An examination of the texts and authorities elsewhere is of service. Reeves, in his Treatise on the Law of Real Property ( supra), says: "In a country like this, where towns and villages are newer and change more rapidly than in England, while the theory of the creation of servitudes by custom may prevail, yet the circumstances which give rise to the above-enumerated requisites rarely occur; and in many of the United States such rights have never been held to have been called into existence." (P. 220.)
The American and English Encyclopedia of Law ( supra) says: "These customs are of no practical importance in America, since they cannot here have the immemorial antiquity which is requisite to their validity." (P. 371.)
Ruling Case Law on Easements ( supra) emphatically states: " In this country a personal right of way or other easement resting on local custom is not recognized, for the reason that the rules of the English common law which gave them sanction are not adapted to the conditions of political society here existing." (Italics mine.)
In Post v. Pearsall ( supra) it was conceded (although not necessary to the decision) that the law of customs was never adopted in this State.
In Graham v. Walker ( supra) the court refused to adopt the law of custom and most cogently stated its reason therefor. It said:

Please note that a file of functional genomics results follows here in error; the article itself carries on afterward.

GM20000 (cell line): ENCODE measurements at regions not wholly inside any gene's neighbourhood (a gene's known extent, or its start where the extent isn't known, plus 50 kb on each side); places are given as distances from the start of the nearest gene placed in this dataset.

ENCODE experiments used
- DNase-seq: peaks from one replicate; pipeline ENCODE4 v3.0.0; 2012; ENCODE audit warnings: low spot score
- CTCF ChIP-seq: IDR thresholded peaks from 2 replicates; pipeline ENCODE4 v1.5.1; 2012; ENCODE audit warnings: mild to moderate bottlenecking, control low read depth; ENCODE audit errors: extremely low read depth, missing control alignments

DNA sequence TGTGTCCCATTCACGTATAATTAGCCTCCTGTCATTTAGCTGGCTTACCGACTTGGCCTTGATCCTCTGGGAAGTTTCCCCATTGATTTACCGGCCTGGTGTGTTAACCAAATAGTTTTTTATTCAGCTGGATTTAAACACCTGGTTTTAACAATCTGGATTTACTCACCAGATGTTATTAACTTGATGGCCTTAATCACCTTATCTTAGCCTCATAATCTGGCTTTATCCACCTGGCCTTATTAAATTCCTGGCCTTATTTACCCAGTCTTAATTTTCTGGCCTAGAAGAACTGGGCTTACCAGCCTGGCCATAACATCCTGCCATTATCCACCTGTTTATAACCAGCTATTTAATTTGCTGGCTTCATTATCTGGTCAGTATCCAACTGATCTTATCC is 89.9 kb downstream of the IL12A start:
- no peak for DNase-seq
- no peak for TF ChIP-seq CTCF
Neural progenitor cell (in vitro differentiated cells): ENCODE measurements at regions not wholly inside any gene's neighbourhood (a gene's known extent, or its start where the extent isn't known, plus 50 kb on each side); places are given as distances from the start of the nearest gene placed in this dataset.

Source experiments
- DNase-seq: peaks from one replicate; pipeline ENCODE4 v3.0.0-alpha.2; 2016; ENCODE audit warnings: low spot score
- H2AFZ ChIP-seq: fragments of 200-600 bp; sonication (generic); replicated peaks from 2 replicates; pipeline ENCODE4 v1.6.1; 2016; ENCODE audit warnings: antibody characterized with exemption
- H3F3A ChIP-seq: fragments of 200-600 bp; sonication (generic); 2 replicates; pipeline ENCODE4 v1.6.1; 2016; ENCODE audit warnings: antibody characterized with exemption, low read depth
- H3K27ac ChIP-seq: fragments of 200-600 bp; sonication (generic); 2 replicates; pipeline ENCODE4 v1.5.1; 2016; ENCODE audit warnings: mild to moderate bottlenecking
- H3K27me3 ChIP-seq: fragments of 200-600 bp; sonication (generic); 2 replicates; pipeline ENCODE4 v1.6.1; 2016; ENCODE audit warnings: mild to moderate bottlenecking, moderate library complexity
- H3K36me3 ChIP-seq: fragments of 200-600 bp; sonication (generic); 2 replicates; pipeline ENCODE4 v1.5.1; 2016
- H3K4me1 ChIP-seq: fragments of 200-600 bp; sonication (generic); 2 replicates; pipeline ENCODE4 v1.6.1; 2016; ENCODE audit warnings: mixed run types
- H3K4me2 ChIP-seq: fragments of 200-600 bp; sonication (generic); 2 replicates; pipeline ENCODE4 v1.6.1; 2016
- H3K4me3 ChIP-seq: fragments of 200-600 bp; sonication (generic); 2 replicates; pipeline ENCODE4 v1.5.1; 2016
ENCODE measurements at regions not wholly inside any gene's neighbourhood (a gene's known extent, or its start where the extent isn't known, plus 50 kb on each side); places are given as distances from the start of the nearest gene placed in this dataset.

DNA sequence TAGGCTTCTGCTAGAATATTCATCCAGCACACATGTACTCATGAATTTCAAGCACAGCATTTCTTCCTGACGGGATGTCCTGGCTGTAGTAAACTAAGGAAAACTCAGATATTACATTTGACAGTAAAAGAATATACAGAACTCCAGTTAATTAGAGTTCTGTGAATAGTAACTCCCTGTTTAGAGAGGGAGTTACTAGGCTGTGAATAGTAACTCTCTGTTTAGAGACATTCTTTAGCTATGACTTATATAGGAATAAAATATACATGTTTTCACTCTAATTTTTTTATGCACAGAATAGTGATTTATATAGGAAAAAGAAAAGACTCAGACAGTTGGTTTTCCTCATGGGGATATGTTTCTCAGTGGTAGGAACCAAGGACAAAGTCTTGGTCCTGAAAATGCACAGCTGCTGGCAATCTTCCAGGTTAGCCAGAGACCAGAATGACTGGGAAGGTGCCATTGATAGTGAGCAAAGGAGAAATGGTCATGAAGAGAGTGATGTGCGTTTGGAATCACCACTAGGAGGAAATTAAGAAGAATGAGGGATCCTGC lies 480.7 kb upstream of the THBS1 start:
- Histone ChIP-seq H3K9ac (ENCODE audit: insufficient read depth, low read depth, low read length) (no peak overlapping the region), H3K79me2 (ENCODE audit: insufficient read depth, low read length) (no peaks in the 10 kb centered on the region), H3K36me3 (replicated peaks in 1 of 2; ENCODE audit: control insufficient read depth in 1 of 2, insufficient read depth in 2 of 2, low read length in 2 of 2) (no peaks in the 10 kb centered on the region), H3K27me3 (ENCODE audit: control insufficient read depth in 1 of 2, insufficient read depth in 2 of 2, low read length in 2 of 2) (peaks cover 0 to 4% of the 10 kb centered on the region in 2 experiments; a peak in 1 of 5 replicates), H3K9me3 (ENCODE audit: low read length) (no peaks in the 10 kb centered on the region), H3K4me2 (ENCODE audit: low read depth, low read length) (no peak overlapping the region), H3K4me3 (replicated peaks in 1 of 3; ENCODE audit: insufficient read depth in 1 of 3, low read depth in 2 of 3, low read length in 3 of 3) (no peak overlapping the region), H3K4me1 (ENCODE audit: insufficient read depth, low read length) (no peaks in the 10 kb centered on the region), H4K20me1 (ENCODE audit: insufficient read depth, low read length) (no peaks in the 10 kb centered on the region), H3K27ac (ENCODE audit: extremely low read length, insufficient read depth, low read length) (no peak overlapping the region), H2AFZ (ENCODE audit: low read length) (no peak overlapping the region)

"The political and legal institutions of Connecticut have, from the first, differed in essential particulars from those of England. Feudalism never existed here. There were no manors or manorial rights. A recording system was early set up and has been consistently maintained, calculated to put on paper, for perpetual preservation and public knowledge, the sources of all titles to or incumbrances affecting real estate. Nor have we all the political subdivisions of lands which are found in England. An easement by custom may exist there in favor of the inhabitants of a city, county, town, hamlet, burgh, vill, manor, honour, or hundred. 1 Coke Lit., 110-b, 113-b, 115-b. Most of these terms denote forms of communities that are unknown in this State. Under our statute of limitations, also, rights of way may be established by a shorter user than that required by the English law. Coe v. Wolcottville Mfg. Co., 35 Conn. 175; General Statutes, § 1073.